Jesus’ Will v/s God’s Will?

26 Jan

Some folks try to point out that Jesus could not be God, because he has a different will than that of God and more or less submitted to God’s will rather than do as he (Jesus) really desired. Since God is not schizophrenic, and if Jesus does have a different will than the Father, how could he be God? One of the one-liner Scriptures used to promote this thinking is found in John 6:38, “For I have come down from heaven, not to do My own will, but the will of Him who sent Me.” On the surface it seems to be saying that Jesus ultimately has a will opposed to that of the Father, but instead of doing what he wants to do, he submits to God. Is this what this Scripture is saying?

First of all, did you notice the “Duh!” value of this Scripture? Jesus says he came down from heaven. If he came down from heaven, he could not be arguing that he is only a man, because earlier Jesus told Nicodemus that no man has ever ascended into heaven (John 3:36), so how could a man have descended from heaven to earth? So, we are left with the question, if Jesus is not a mere man, who is he? He cannot be a mere angel, because Hebrews denies that God ever called an angel his Son (Hebrews 1:5), so if Jesus is neither a mere man nor an angel made man, who is he?

Remember, we are not trying to build a doctrine of Christology out of one-liners. If John 6:38 truly refers to Jesus being a mere man chosen by God to do a job, then we must be able to find supporting Scripture that would not only explain how Jesus came to earth from heaven and still be man, but also show how all this means he cannot be God, as both he and the author of the Gospel of John seem to show elsewhere. Therefore, what can we find out about the context of Jesus’ saying: “I have not come… to do my own will, but the will of him who sent me?” Does Jesus have a separate will from that of the Father?

The sixth chapter of John occurs about the time of Jesus’ second Passover in his public ministry. It occurs just after the death of John the Baptist. Huge crowds began following him partially due to the miracles he has done (John 6:2) and partially because John’s disciples were now looking to Jesus to take up the mantle of John’s ministry. This can be seen by comparing a few Scriptures. After Herod killed John the Baptist, John’s disciples took his body, buried it and then told Jesus (Matthew 14:12). Upon hearing of John’s death, Jesus went into a boat and departed to a desert place to be alone (Matthew 14:13). Many people followed him, which resulted in the feeding of the 5000 (Matthew 14:14-21). The feeding of the 5000 is one of the few events that is recorded in all four Gospel narratives, so the events of John 6 occur just after John’s death and around the time of Jesus’ second Passover.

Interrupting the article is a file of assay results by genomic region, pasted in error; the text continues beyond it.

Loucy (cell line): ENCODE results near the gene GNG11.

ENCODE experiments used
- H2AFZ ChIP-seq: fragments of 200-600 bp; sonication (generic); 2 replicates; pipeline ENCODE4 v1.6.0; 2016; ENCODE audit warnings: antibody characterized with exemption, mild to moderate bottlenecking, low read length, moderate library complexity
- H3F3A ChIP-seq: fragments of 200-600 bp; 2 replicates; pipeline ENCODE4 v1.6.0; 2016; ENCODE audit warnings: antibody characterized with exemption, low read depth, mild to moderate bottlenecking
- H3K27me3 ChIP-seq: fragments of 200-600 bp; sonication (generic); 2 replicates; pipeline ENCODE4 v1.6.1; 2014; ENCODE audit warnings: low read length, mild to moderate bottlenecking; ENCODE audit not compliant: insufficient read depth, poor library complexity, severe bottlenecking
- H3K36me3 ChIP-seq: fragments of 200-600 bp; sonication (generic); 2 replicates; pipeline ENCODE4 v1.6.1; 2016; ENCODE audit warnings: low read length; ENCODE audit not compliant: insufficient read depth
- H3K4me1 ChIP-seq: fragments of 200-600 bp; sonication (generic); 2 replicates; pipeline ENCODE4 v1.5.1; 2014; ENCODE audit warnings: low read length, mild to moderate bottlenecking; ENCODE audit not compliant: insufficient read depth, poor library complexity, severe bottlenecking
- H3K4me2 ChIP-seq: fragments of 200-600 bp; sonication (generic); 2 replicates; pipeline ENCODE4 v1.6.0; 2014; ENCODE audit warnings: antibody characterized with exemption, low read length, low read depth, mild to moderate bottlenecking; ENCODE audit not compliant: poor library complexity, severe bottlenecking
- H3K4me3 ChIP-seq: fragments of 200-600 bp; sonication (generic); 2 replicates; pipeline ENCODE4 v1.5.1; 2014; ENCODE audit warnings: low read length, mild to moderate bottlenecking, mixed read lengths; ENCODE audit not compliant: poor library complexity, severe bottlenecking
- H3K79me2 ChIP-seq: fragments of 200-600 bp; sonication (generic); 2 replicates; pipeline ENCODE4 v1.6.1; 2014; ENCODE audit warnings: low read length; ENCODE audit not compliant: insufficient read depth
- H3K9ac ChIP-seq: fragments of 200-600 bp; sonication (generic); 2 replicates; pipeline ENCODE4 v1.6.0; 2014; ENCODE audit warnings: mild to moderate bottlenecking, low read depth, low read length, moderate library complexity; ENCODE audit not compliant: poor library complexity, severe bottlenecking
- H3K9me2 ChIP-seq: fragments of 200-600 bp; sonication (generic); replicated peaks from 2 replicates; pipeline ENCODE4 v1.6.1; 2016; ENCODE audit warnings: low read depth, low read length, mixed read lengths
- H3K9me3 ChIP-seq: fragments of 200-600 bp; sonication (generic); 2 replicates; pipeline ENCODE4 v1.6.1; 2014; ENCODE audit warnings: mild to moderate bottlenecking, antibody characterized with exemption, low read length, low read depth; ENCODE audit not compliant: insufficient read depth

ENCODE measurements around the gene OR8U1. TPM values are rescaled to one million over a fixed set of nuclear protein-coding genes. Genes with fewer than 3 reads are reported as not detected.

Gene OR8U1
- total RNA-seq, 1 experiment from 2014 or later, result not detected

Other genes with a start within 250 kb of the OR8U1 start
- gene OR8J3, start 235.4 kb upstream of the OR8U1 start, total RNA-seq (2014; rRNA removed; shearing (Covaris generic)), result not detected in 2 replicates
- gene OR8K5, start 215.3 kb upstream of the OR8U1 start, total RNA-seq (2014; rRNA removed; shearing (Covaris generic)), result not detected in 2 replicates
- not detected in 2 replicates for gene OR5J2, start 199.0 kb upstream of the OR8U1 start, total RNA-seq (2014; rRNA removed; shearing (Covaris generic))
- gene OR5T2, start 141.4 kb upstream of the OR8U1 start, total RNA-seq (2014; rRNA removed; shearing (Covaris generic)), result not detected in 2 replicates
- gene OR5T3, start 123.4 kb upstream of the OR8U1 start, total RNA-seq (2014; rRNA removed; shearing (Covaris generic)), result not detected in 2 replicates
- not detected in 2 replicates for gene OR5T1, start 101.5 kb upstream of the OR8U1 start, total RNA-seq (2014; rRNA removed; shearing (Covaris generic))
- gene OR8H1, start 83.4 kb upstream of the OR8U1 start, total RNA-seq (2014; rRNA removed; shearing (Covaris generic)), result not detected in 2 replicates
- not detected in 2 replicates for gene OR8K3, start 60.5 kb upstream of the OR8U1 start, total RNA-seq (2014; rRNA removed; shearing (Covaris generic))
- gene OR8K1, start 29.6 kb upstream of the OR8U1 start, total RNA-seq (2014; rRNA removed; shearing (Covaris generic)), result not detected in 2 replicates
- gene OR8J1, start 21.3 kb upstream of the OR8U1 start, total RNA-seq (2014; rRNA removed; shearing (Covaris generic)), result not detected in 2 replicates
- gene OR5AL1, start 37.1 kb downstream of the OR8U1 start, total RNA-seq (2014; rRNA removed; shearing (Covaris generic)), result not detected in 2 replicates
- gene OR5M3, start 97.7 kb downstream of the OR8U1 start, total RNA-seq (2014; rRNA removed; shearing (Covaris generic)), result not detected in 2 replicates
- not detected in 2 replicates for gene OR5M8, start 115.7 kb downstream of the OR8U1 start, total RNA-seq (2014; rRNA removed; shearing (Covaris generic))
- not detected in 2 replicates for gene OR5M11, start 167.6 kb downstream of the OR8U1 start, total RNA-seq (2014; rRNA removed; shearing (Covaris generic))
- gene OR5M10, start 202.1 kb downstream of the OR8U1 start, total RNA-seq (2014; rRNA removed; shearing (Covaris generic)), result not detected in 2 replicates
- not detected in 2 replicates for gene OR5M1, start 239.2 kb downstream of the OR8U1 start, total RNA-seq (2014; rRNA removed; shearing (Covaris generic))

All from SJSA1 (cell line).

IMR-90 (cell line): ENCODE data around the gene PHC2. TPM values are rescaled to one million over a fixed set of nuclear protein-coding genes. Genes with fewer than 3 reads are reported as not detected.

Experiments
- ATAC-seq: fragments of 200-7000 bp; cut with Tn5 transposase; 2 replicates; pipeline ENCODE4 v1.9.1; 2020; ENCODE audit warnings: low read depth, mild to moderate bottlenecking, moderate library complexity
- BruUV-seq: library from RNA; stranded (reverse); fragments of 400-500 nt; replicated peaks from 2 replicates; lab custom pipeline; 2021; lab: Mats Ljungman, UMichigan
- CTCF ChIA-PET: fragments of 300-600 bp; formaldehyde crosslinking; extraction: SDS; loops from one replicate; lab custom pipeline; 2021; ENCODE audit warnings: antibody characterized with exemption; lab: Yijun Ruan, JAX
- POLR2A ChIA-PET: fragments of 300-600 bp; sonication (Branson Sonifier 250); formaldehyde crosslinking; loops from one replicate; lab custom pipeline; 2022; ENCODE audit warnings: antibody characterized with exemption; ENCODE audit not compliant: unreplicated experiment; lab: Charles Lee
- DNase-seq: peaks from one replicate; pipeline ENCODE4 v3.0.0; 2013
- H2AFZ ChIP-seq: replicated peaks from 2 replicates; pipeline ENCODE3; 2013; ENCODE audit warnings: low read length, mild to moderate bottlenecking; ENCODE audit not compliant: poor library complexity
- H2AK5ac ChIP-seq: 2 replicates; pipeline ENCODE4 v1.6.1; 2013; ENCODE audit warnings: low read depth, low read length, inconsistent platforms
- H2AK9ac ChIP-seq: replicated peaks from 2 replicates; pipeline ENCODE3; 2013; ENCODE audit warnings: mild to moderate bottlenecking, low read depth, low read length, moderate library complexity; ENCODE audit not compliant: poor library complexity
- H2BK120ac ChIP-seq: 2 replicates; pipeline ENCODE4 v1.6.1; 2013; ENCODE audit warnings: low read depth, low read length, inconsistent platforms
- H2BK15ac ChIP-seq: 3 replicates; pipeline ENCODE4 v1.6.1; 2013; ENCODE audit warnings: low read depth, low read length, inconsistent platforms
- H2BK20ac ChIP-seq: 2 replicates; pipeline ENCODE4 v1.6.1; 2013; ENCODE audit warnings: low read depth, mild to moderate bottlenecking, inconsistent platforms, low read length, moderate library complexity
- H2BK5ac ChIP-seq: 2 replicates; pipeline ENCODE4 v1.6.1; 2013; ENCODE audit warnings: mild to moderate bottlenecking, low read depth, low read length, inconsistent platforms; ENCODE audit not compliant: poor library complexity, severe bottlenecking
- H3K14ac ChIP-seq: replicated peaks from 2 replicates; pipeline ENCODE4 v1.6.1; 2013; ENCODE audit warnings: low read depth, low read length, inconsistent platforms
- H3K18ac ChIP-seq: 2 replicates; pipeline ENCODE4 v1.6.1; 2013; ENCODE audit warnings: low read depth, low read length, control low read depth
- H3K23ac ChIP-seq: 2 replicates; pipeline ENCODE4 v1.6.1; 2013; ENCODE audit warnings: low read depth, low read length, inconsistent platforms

Just after Jesus fed the 5000 with a few loaves and fishes, the people wanted to declare him King, believing Jesus to be the Messiah (John 6:14-15). Jesus escaped to the mountain while the apostles dismissed the crowd and left by boat. Later in the evening Jesus came to them walking on the water. What has just happened? Jesus has just displayed his authority over the elements of this world. He was able to cause just a little food to be not only enough for a great number of people, but the leftovers ended up to be more than what the young lad had in the first place. Next, Jesus showed he has authority over the sea by walking upon the waters to where the apostles struggled in the boat. Not only so, but as soon as Jesus entered the boat, it was immediately on the shore where they wanted to go (John 6:21). What kind of man is able to do this, and what is the text telling us?

I believe Jesus is showing us that he is the second and last Adam (cp. 1Corinthians 15:45-47). As the second Adam, Jesus is the ruler of the new creation. What can we conclude from the Scriptures concerning the first Adam? Didn’t he rebel? He was supposed to rule over all that God created. He was a very powerful being, but he would not be ruled by God. God’s rulership was to be through man. In other words, God ruled in man’s heart, and man ruled every place else. God’s will was performed by man, but when man rebelled, God’s rulership through man ended. How could this be corrected?

This present world’s system is the result of man’s rebellion. It is not the result of God’s authority. When Jesus came down from heaven, it was for the express purpose of setting up the Kingdom of God once more, where God’s authority would be the norm. Jesus told the people in John 6 that although Adam had upset the applecart by rebelling against God, Jesus would not do likewise. This does not mean that Jesus had a different will than that of the Father. The fact is, the One who became Jesus has always exercised the will of the Father. That is the will of Jesus—to do the will of God. God is not schizophrenic; he has only one desire, but that desire is expressed in three phases: initiation, production and manifestation. The Father desires to save the world, and Jesus came down from heaven to perform the desire of the Father, and the Holy Spirit manifests that desire by drawing mankind into a trusting relationship with Jesus and into the Kingdom of God. This is the single will of God wholly expressed.

Comments Off on Jesus’ Will v/s God’s Will?

Posted by on January 26, 2011 in Christianity, Godhead, Religion


Tags: , , , , ,

Comments are closed.

%d bloggers like this: